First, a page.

Total Recall

Ian McKellen's 10 Best Movies

In this week's Total Recall, we count down the best-reviewed work of the Mr. Holmes star.

by | July 15, 2015 | Comments

He’s played Gandalf, Magneto, and Richard III — and this weekend, Sir Ian McKellen adds another household name to the long list of characters he’s brought to life. We’re talking, of course, about Mr. Holmes, director Bill Condon?s adaptation of the Mitch Cullin novel A Slight Trick of the Mind, in which legendary sleuth Sherlock Holmes putters through retirement while looking back on a case that’s dogged him for decades. In anticipation of seeing McKellen as Holmes, we decided to dedicate this week’s list to an appreciation of his fine filmography, including all the expected hits as well as a few surprises. It’s elementary — and it’s time for Total Recall!

10. The Ballad of Little Jo (1993) 69%

A grim, muddy Western with a feminist/revisionist slant, The Ballad of Little Jo finds writer-director Maggie Greenwald plunging viewers into the dirt-caked underbelly of a world in which an unattached woman (Suzy Amis) is liable to find herself kidnapped and sold into slavery before she’s so much as reached the outskirts of the city where her family has cast her out as punishment for having a baby out of wedlock. Unwilling to put up with the brutal treatment that seems to be her new lot in life, Josephine disguises herself in men’s clothing and becomes Little Jo, resident of the misleadingly named Ruby City — and lives undetected for years among a motley crew of thugs and reprobates that includes a violent alcoholic with a taste for ladies of the evening (McKellen). “It’s not hard to view The Ballad of Little Jo as an allegorical critique of sex and power and men’s-club values in America,” mused Stephen Holden for the New York Times. “In its disdain for those values, the film is as focused and cool-headed as the remarkable character whose story it tells.”

9. Jack & Sarah (1996) 74%

He’s chiefly known to a generation of filmgoers as Gandalf and Magneto, but before picking up roles in two of the most successful franchises in recent memory, McKellen could often be seen adding an expert splash of color to British arthouse pictures in supporting roles. Case in point: 1996’s Jack & Sarah, in which Richard E. Grant and Samantha Mathis star, respectively, as a single father grieving the death of his wife and the cute waitress he hires as his nanny. The movie’s superficial resemblance to any of the Hugh Grant rom-coms of the era wasn’t lost on critics, but neither were its many small charms — including McKellen as the friendly neighborhood alcoholic bum that Grant hires for additional domestic support. “Jack & Sarah is one of those romantic movies viewers know will end in a happy smooch,” admitted the San Francisco Chronicle’s Peter Stack. “What’s fine is the rush of amusing, heartrending humanity before it gets to the inevitable.”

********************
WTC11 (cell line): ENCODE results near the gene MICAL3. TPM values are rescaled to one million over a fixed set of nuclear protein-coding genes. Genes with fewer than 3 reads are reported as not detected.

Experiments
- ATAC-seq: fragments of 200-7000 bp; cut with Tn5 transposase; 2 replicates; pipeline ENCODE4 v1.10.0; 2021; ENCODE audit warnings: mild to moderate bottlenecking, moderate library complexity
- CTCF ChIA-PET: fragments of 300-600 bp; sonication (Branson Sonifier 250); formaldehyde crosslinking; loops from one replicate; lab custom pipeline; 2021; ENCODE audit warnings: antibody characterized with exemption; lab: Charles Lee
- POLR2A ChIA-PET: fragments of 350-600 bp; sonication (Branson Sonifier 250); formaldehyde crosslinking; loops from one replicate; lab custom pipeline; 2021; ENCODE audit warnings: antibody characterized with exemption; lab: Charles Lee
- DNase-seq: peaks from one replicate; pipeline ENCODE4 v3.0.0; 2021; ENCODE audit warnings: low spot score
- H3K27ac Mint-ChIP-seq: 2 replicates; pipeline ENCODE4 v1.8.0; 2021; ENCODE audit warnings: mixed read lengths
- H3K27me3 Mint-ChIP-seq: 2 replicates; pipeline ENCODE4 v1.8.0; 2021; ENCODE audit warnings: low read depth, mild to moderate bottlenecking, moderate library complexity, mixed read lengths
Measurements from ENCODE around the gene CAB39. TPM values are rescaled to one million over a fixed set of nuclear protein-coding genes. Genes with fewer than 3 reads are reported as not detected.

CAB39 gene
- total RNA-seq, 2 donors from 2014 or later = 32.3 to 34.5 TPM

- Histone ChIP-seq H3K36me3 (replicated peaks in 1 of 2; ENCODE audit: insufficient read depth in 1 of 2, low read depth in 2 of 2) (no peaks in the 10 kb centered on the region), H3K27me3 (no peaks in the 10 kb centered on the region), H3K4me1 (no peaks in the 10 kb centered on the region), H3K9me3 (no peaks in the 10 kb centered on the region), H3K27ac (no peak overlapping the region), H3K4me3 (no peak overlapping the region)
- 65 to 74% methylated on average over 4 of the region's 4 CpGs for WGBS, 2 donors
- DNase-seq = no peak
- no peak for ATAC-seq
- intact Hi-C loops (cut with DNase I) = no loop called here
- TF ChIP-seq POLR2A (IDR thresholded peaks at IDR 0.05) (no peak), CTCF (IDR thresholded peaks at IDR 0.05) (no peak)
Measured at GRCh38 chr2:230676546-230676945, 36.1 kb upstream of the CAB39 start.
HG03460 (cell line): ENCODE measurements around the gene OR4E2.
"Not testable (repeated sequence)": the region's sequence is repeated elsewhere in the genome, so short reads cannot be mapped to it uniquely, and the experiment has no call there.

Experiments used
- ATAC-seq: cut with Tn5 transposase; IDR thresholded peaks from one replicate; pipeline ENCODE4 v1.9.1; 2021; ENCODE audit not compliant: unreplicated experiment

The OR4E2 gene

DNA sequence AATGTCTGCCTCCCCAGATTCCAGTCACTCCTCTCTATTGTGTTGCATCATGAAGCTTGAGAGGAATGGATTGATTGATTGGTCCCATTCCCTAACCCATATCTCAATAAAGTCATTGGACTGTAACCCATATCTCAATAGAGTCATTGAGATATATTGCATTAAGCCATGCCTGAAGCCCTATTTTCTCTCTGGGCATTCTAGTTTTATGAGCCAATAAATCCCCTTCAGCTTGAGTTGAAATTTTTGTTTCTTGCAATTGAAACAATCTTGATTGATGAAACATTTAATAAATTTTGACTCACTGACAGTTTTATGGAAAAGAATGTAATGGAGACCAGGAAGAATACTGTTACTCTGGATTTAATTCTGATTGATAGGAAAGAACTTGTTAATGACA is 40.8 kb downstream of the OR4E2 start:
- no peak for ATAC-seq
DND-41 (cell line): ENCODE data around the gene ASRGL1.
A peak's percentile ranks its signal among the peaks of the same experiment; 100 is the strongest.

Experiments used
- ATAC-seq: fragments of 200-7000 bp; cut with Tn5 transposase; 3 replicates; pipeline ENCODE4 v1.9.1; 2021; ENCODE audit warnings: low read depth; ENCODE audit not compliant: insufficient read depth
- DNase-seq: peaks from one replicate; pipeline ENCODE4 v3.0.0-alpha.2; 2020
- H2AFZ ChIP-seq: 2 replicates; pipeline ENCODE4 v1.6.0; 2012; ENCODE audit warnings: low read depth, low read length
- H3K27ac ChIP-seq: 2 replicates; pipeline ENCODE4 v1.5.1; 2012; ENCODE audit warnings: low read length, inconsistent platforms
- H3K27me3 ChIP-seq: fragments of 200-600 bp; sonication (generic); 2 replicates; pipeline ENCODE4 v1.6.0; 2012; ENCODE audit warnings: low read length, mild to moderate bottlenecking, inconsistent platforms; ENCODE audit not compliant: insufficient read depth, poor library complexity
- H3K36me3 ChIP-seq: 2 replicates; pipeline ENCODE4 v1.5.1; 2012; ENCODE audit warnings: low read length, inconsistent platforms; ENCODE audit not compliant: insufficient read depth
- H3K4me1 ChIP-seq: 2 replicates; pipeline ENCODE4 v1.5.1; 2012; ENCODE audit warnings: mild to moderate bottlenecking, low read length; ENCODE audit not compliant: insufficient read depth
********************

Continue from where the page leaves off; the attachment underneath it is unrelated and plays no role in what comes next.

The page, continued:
8. The Lord of the Rings and The Hobbit Trilogies
80% (Average Score)

Ian McKellen has appeared in dozens of films, television shows, and plays — and he’s still making more — but for a considerable number of filmgoers, he will always be Gandalf from Peter Jackson’s Lord of the Rings and The Hobbit trilogies. And really, if you’re going to distill his life’s work into six films and a single role, that isn’t such a bad place to start. Although these movies definitely had their critical ups and downs, they brought J.R.R. Tolkien’s books to life with an overall artful blend of epic scope and wide-eyed wonder, and while McKellen may have played the noble wizard under layers of robes, hats, and hair, none of it — nor the increasing amounts of CGI spectacle — were enough to dull the depth of his portrayal of a character who could be gentle, imposing, or funny, sometimes all in the space of a single scene. As Bill Muller put it for the Arizona Republic, “Not only has Jackson boldly and faithfully brought J.R.R. Tolkien’s world to life, he’s created the most epic and sweeping fantasy adventure of all time.”

7. Cold Comfort Farm (1996) 83%

It took Cold Comfort Farm more than a year to make its journey from British television to American theaters, but for the most part, Stateside critics found the movie none the worse for wear; although John Schlesinger’s ensemble-driven adaptation of the Stella Gibbons novel — about an unflappable young woman (Kate Beckinsale) who heads to the country in order to live with relatives while discovering herself as a writer — was a fairly minor commercial success, it resonated strongly with critics who appreciated Schlesinger’s light touch and sterling cast, which included an array of wonderful supporting players that included McKellen, Stephen Fry, Joanna Lumley, and Rufus Sewell. “What could be more welcome,” wondered the Los Angeles Times’ Kevin Thomas, “than a classic English comedy, bristling with wit and hilarity and crammed with wonderful eccentrics?”

6. Mr. Holmes (2015) 88%


Take the big-budget action thrills of Robert Downey, Jr.’s Sherlock Holmes franchise, spin them 180 degrees, and age the master detective by 50 years or so, and you’ve got the basic outline for Mr. Holmes. Many of Holmes’ screen appearances over the years have focused on solving mysteries and defeating bad guys, but this elegiac adaptation of the Mitch Cullin novel A Slight Trick of the Mind is more interested in the man under the deerstalker hat, and how he confronts his greatest foe — the deleterious effects of advancing age — while leading a quiet beekeeper’s life in retirement and pondering a long-ago case he was never quite able to solve. While Holmes may strike fans of Sherlock’s peppier adventures as stubbornly slow, director Bill Condon’s deliberate pace yields its own rewards; as Bilge Ebiri wrote for Vulture, “It’s a gripping little tale, to be sure, but it’s more than that. Somewhere in its tangle of timelines, false starts, and red herrings is a great truth about the unsolvable mystery of the human soul.”